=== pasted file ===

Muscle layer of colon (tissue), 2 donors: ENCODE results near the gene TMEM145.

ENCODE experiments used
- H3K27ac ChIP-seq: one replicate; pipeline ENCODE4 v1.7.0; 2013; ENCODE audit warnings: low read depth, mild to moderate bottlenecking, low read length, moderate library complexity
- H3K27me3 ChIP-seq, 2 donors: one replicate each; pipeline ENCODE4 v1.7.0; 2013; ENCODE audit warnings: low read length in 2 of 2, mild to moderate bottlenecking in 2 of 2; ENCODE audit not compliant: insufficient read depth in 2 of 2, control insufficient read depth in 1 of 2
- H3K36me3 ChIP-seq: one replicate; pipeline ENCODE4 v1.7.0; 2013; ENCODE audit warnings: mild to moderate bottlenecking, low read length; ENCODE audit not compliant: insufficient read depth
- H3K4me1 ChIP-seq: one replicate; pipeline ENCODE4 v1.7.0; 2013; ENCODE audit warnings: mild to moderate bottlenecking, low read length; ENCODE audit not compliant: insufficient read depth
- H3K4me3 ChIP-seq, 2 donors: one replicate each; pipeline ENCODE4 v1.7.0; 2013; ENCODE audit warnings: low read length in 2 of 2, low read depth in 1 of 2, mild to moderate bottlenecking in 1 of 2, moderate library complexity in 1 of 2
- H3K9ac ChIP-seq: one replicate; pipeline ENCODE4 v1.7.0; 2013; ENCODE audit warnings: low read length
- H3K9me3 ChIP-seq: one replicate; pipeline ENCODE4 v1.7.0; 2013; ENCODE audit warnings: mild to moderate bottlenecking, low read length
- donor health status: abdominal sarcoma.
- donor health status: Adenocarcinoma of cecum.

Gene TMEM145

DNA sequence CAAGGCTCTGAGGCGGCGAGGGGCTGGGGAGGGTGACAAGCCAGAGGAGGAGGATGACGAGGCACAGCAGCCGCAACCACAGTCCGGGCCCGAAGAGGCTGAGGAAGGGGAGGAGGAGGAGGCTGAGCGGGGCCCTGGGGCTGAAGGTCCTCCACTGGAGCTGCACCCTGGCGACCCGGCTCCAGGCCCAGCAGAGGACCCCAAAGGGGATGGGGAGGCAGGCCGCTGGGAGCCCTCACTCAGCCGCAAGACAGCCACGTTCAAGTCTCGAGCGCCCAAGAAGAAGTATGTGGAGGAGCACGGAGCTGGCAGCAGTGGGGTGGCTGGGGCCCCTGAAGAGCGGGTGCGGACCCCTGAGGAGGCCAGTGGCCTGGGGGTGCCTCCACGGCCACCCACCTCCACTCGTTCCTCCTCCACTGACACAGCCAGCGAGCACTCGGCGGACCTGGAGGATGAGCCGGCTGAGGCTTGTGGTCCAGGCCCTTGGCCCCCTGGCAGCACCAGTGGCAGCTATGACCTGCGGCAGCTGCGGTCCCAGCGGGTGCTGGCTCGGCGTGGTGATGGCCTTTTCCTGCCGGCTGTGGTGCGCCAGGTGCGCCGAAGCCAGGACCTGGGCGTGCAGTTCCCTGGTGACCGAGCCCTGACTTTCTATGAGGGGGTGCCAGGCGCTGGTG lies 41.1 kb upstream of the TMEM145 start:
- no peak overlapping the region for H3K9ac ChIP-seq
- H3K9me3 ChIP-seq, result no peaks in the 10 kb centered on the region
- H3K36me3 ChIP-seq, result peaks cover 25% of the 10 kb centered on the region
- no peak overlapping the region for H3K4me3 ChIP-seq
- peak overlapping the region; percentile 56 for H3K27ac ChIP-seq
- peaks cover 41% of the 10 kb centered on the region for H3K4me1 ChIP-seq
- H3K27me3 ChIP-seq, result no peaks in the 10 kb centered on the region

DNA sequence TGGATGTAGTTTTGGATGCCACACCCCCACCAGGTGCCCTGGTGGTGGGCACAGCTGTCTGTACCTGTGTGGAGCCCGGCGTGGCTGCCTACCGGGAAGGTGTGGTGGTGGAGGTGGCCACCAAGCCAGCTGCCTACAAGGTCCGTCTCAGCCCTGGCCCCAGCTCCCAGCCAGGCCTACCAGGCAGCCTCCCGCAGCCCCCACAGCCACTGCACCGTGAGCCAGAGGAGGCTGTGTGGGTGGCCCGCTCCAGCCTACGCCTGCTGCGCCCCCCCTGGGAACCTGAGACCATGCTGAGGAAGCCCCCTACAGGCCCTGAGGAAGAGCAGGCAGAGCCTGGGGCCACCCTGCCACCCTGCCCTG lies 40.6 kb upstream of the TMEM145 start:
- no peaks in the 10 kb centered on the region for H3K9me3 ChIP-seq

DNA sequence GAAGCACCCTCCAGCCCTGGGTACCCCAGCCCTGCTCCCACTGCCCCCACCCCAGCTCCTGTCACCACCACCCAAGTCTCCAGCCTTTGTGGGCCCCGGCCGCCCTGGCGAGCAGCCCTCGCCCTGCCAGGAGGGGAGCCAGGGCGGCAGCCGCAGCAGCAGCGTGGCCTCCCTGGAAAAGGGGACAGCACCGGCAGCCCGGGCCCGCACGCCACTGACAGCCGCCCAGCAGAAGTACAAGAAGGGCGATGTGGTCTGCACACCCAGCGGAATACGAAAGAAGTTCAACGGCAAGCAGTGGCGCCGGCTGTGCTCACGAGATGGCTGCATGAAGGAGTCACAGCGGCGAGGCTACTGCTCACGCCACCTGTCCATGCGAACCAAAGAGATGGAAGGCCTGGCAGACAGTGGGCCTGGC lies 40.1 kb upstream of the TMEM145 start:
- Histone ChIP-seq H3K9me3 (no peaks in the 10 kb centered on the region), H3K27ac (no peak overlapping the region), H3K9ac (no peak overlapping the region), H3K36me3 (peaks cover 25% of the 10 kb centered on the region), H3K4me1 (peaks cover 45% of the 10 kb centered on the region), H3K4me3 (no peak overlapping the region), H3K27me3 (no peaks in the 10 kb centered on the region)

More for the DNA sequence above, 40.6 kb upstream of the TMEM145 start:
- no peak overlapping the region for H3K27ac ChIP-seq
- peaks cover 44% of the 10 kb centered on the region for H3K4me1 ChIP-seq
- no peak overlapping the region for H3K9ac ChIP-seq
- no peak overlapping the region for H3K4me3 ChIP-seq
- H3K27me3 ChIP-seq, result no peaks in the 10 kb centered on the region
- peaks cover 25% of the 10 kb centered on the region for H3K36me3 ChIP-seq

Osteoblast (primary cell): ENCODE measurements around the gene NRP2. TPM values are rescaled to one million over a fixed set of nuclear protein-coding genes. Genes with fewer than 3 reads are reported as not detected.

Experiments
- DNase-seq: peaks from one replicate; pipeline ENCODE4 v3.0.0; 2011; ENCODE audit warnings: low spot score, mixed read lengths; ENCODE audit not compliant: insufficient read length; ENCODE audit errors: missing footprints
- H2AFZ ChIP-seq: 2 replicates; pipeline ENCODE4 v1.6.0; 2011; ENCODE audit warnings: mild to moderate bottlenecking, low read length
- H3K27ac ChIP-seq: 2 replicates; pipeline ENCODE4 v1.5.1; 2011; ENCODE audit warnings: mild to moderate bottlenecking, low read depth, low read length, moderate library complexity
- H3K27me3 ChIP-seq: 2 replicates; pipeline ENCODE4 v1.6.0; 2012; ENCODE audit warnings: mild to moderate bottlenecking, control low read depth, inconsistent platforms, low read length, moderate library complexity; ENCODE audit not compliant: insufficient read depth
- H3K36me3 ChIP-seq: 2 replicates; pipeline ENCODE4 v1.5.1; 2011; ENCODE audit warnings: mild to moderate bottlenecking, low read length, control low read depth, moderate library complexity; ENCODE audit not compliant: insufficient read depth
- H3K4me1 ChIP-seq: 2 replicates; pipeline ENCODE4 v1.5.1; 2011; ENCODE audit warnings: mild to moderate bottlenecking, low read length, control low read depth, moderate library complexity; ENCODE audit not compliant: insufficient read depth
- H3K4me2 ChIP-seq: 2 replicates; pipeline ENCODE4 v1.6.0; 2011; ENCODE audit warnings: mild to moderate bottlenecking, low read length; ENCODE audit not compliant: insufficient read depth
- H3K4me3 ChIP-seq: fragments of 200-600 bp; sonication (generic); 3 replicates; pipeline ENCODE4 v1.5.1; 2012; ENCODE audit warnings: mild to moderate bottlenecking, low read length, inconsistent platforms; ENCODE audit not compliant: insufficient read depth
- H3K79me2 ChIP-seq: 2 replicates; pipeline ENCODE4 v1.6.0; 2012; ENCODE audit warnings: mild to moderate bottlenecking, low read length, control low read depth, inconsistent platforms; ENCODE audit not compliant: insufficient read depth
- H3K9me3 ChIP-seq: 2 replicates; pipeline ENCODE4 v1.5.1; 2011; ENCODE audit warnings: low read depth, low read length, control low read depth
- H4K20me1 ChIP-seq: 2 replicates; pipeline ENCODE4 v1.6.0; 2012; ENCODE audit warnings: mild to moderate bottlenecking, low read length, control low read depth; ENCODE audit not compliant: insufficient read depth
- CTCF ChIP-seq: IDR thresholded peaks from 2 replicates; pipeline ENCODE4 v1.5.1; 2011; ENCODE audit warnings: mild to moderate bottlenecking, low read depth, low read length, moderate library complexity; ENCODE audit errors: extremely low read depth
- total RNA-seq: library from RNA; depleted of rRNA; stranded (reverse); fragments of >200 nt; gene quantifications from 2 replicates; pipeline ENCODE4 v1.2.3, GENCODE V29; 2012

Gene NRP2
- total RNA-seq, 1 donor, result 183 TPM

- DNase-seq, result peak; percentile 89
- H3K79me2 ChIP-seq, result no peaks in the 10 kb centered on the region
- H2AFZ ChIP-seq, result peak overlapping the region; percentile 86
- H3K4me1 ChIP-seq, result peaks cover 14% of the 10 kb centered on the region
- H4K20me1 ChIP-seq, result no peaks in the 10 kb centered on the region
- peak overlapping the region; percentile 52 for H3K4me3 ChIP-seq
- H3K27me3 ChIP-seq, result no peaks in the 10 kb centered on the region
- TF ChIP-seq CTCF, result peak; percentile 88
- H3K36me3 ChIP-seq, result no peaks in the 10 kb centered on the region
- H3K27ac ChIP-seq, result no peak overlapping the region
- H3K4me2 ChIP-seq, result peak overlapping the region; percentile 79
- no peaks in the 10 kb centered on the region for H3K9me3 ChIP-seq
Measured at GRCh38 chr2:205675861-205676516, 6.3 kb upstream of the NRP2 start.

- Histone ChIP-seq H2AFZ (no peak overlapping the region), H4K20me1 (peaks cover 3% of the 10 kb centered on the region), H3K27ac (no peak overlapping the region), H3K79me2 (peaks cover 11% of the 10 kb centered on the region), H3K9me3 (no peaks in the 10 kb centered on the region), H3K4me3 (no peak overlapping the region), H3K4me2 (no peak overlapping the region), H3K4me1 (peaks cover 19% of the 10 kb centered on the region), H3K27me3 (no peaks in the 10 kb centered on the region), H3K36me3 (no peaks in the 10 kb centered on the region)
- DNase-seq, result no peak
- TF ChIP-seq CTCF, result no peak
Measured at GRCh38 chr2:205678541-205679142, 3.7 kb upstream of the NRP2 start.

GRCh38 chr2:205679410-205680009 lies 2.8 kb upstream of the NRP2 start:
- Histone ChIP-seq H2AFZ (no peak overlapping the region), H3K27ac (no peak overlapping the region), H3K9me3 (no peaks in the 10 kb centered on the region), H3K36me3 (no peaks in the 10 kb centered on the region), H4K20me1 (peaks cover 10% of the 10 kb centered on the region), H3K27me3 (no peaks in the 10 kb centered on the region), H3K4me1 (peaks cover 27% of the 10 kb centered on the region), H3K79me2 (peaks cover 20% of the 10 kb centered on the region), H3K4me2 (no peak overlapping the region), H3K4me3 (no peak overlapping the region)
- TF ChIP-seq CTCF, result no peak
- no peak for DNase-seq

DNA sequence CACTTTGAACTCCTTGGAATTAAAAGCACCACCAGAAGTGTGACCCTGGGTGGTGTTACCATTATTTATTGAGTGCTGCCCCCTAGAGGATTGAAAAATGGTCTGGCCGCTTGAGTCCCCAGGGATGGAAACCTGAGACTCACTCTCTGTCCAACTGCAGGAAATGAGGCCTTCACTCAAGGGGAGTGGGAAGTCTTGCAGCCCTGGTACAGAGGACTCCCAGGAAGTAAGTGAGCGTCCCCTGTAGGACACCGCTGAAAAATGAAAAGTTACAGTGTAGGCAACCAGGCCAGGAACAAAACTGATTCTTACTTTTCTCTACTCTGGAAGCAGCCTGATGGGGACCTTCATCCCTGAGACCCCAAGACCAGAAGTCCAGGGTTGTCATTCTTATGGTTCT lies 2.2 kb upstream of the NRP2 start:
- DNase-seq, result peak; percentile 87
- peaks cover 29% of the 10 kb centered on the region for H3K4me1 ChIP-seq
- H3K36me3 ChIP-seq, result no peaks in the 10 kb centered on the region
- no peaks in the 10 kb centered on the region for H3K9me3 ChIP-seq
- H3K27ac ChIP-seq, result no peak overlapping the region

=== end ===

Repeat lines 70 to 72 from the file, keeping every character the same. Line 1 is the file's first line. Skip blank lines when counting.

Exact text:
DNA sequence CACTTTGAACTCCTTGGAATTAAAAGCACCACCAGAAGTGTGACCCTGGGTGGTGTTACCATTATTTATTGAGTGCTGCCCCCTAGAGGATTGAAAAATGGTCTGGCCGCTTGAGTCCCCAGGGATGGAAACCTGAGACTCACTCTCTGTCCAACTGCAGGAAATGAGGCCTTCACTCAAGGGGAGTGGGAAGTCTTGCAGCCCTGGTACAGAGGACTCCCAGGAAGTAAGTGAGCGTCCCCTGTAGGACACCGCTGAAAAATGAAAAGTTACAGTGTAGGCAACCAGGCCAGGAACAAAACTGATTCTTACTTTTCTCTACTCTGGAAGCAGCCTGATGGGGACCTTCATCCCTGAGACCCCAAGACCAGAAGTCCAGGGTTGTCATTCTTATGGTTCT lies 2.2 kb upstream of the NRP2 start:
- DNase-seq, result peak; percentile 87
- peaks cover 29% of the 10 kb centered on the region for H3K4me1 ChIP-seq